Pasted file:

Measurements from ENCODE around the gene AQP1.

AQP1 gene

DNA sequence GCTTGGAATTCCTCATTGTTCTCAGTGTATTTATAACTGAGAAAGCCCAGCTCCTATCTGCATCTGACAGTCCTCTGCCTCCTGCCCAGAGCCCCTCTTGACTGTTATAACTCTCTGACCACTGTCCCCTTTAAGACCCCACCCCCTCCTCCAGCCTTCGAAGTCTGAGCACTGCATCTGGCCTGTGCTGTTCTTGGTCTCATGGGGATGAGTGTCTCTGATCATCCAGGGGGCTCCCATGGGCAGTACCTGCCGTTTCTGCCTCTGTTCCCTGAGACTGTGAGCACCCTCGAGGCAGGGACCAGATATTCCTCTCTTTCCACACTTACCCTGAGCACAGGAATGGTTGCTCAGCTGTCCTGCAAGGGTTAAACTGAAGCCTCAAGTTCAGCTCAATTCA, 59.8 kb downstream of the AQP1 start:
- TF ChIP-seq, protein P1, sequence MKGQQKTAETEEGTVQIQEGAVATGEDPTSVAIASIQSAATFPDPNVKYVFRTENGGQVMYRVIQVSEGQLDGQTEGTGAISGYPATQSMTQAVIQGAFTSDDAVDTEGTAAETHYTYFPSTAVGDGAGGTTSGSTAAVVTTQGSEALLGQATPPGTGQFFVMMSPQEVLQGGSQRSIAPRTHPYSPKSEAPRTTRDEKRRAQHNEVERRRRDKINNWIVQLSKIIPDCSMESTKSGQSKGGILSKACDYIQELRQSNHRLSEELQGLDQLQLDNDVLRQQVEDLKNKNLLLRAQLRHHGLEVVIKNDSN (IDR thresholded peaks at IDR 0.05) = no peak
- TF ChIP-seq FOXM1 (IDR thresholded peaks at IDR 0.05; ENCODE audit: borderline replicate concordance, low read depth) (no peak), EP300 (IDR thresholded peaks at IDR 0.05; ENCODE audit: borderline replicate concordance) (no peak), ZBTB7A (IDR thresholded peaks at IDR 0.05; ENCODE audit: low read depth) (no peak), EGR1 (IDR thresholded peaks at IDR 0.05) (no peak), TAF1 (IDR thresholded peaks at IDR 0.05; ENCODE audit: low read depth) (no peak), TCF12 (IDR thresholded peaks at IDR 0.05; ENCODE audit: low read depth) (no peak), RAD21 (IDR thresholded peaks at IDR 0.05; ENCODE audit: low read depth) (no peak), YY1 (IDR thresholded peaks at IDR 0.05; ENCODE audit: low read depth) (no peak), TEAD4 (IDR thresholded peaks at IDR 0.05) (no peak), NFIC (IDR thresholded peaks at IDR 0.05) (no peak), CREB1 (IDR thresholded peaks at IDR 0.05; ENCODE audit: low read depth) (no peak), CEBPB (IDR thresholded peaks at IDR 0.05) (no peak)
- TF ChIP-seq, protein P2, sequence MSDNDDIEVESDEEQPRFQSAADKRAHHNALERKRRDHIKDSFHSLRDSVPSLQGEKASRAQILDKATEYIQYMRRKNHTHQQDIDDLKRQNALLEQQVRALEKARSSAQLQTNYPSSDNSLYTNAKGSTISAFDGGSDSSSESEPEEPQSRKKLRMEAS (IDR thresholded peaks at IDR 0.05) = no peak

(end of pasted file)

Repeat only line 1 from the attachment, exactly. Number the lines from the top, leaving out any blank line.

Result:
Measurements from ENCODE around the gene AQP1.